• Clinical science

Pelvic inflammatory disease

Summary

Pelvic inflammatory disease (PID) is caused by a bacterial infection that spreads beyond the cervix to infect the upper female reproductive tract, including the uterus, fallopian tubes, ovaries, and surrounding tissue. The most common pathogens that cause PID are Chlamydia and Gonococci. Symptoms may vary considerably; while some women are asymptomatic, others may complain of mild pressure pain and discharge or present with signs of systemic inflammation such as fever and severe abdominal pain. Diagnosis is based on clinical findings and may be supported by ultrasound, PCR, and/or cultures of cervical and urethral discharge. Calculated parenteral antibiotic therapy is indicated in women with suspected PID. Complications include sterility due to impairment of the fallopian tubes.

Epidemiology

  • Lifetime prevalence in the US (women aged 15–44): ∼ 6%
  • > 1 million women experience an episode of PID/year.
  • PID is one of the most common causes of infertility.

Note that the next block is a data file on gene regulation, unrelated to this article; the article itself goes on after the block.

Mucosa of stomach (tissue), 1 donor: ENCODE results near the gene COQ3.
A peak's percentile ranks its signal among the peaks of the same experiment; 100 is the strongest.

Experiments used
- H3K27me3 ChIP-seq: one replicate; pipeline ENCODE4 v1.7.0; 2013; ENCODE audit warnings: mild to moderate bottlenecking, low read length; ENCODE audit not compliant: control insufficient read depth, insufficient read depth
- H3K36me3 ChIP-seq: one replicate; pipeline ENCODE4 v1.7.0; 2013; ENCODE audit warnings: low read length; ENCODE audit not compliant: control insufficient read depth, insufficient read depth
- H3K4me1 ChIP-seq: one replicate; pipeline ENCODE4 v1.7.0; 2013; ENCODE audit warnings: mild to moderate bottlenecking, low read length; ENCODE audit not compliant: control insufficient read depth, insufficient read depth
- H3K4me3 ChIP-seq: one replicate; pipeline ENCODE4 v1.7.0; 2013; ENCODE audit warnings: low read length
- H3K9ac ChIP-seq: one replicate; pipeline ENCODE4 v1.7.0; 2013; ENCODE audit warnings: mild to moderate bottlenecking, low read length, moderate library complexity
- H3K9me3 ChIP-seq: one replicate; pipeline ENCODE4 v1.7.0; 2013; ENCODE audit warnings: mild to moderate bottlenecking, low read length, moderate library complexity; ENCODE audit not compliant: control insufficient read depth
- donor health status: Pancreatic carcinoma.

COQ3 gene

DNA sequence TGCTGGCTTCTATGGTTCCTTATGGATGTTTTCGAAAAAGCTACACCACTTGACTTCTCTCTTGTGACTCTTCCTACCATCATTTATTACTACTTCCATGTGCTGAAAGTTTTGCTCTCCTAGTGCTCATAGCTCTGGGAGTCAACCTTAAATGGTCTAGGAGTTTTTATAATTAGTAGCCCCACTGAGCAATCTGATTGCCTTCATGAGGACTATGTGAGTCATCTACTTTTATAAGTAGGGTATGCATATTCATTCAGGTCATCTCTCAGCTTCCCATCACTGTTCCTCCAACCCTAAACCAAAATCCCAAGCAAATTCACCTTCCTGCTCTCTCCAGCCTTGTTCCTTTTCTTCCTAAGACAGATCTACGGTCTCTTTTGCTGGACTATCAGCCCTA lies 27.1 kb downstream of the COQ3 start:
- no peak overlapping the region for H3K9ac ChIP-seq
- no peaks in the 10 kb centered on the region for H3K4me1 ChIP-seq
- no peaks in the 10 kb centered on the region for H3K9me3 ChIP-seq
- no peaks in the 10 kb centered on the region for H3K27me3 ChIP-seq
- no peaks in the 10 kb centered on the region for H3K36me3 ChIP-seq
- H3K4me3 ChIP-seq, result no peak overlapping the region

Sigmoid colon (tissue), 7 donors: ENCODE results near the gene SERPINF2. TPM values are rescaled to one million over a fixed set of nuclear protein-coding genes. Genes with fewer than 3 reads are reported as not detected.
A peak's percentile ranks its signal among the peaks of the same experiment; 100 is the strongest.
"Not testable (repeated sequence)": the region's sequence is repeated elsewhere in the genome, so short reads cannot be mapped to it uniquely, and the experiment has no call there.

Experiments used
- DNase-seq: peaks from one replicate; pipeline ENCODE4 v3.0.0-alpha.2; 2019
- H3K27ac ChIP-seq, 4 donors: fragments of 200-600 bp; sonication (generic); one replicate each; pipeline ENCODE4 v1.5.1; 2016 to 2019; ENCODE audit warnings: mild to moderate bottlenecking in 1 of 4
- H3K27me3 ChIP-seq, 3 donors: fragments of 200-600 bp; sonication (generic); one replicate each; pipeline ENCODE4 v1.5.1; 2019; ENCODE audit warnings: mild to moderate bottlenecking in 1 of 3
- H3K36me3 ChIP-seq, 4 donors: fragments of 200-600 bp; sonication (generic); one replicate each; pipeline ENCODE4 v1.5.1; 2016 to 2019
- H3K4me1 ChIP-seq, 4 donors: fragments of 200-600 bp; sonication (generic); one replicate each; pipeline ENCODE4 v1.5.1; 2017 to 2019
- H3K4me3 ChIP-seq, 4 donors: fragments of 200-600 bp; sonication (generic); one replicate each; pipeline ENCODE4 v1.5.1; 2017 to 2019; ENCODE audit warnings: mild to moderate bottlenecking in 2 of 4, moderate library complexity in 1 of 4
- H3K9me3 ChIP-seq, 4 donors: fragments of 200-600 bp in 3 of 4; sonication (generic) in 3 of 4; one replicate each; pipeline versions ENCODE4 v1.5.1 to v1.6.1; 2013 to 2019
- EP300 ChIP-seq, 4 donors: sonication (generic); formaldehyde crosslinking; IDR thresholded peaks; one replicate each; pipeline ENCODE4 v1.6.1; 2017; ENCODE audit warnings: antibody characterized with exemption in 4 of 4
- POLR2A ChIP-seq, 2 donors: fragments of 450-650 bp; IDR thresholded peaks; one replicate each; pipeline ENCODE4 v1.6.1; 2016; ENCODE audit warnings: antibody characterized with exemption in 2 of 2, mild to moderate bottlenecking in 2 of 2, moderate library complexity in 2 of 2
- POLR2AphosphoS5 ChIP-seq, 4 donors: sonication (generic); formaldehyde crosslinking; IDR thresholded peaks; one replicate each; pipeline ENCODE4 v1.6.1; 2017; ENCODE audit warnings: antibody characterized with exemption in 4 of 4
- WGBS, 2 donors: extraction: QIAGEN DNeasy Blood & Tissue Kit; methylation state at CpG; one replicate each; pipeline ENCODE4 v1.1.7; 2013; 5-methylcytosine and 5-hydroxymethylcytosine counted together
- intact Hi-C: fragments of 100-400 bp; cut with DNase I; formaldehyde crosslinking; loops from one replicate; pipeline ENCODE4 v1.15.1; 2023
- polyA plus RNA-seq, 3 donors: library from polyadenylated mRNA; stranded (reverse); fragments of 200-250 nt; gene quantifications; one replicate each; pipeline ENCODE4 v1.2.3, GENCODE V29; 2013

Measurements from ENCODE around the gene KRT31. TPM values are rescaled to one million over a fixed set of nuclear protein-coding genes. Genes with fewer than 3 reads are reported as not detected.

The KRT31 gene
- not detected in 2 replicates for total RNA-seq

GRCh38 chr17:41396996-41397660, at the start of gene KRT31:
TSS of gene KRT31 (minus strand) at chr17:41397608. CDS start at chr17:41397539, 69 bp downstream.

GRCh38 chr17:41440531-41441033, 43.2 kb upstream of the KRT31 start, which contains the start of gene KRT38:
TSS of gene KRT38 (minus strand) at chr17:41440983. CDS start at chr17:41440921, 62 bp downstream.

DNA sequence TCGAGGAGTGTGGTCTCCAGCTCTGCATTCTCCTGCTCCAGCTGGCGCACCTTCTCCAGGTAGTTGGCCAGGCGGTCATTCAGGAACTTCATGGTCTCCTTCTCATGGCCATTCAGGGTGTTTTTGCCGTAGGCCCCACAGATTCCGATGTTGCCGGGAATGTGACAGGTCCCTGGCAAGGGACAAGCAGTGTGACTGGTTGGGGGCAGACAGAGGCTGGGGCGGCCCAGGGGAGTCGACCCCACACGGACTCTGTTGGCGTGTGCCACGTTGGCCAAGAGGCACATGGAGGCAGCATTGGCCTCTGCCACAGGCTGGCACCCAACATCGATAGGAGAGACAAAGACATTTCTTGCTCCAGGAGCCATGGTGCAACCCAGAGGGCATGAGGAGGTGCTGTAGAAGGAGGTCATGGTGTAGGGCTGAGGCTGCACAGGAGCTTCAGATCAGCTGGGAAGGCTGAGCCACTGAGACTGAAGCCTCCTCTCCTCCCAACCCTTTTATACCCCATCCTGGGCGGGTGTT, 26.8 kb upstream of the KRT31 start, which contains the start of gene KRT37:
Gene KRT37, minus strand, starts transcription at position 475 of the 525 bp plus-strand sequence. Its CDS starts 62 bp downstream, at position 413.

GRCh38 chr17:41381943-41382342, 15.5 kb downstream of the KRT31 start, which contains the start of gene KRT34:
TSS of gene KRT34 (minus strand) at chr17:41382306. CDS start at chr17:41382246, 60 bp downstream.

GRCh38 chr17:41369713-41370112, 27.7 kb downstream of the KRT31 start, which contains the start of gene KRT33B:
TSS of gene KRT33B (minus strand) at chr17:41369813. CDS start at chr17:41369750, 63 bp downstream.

References:[1][2][3]

Epidemiological data refers to the US, unless otherwise specified.

Etiology

References:[6][7][4]

Clinical features

References:[8]

Diagnostics

PID may present with symptoms of appendicitis due to periappendicitis or perihepatitis. Symptoms may also resemble those of an ectopic pregnancy!

PID should be suspected in young, sexually active women who present with lower abdominal pain and adnexal/cervical motion tenderness!

References:[9][2][10]

Differential diagnoses

Clinical features Diagnostic clues Therapy
Ectopic pregnancy
  • Lower unilateral abdominal pain and guarding
  • Vaginal bleeding
  • Amenorrhea
PID
Appendicitis
  • Initially diffuse epigastric pain
  • Later localized right lower quadrant pain
  • Nausea and vomiting
  • Fever
Kidney stones
  • Unilateral colicky flank pain
  • Pain may radiate to the lower abdomen and genital area
  • Destruction or removal of stone
Ovarian cyst rupture
  • Unilateral abdominal pain
  • Sudden onset during physical activity (exercise, sexual intercourse)
  • Continued surveillance or surgery

Cervicitis

References:[11][12][13][9][14]

The differential diagnoses listed here are not exhaustive.

Treatment

References:[4]

Complications

References:[9][2][3]

We list the most important complications. The selection is not exhaustive.